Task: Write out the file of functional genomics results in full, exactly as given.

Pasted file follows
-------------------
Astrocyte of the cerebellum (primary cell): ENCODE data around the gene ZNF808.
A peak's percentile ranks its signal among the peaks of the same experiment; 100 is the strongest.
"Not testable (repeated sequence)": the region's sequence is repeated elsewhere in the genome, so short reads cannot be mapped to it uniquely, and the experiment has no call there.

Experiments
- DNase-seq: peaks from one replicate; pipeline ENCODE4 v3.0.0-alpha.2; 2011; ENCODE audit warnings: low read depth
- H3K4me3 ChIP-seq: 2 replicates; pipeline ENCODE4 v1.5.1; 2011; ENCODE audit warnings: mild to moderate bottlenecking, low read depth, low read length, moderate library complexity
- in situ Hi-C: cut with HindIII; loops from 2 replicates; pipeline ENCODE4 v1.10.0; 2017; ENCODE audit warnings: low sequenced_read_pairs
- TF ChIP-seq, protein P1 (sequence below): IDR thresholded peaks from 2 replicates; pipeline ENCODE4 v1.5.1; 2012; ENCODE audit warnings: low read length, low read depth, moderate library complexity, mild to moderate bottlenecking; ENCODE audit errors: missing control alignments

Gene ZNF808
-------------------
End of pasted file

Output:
Astrocyte of the cerebellum (primary cell): ENCODE data around the gene ZNF808.
A peak's percentile ranks its signal among the peaks of the same experiment; 100 is the strongest.
"Not testable (repeated sequence)": the region's sequence is repeated elsewhere in the genome, so short reads cannot be mapped to it uniquely, and the experiment has no call there.

Experiments
- DNase-seq: peaks from one replicate; pipeline ENCODE4 v3.0.0-alpha.2; 2011; ENCODE audit warnings: low read depth
- H3K4me3 ChIP-seq: 2 replicates; pipeline ENCODE4 v1.5.1; 2011; ENCODE audit warnings: mild to moderate bottlenecking, low read depth, low read length, moderate library complexity
- in situ Hi-C: cut with HindIII; loops from 2 replicates; pipeline ENCODE4 v1.10.0; 2017; ENCODE audit warnings: low sequenced_read_pairs
- TF ChIP-seq, protein P1 (sequence below): IDR thresholded peaks from 2 replicates; pipeline ENCODE4 v1.5.1; 2012; ENCODE audit warnings: low read length, low read depth, moderate library complexity, mild to moderate bottlenecking; ENCODE audit errors: missing control alignments

Gene ZNF808